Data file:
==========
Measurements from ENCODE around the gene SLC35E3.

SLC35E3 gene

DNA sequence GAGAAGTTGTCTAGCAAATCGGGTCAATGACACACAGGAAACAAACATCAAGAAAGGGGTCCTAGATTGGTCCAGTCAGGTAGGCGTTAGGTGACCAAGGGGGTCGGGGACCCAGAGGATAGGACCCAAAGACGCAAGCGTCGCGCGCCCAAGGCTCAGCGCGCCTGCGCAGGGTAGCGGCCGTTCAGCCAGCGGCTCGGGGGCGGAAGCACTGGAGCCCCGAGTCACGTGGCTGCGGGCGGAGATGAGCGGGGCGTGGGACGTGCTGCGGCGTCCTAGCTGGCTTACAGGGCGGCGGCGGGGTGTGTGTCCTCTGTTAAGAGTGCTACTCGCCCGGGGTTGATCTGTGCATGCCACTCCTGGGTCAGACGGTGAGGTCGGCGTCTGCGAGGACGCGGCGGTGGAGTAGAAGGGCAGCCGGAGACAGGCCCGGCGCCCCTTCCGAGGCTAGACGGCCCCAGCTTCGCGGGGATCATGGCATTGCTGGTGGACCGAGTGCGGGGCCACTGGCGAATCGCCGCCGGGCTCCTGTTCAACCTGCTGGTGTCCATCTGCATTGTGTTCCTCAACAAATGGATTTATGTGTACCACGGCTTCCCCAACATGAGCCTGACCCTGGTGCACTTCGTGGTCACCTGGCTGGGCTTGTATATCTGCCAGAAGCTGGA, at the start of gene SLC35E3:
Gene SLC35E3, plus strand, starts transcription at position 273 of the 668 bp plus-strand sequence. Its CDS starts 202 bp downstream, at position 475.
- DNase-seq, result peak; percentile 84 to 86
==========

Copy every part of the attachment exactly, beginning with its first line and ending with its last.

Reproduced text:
Measurements from ENCODE around the gene SLC35E3.

SLC35E3 gene

DNA sequence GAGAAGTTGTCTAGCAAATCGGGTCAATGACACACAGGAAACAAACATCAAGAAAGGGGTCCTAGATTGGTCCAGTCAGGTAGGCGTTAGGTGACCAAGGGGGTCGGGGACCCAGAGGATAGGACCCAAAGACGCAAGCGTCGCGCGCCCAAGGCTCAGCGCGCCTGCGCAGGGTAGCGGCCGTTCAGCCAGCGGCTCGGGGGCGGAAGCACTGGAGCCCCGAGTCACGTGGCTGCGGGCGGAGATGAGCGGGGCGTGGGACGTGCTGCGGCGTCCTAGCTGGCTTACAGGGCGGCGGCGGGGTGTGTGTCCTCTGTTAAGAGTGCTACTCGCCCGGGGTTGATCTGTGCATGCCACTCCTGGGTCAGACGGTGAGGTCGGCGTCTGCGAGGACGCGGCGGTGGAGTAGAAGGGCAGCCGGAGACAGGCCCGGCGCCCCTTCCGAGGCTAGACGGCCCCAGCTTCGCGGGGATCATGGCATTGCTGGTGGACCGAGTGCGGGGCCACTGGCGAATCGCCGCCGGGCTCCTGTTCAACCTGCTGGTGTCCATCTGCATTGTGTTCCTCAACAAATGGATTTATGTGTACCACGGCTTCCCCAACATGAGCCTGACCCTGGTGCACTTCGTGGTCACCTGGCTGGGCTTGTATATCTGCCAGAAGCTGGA, at the start of gene SLC35E3:
Gene SLC35E3, plus strand, starts transcription at position 273 of the 668 bp plus-strand sequence. Its CDS starts 202 bp downstream, at position 475.
- DNase-seq, result peak; percentile 84 to 86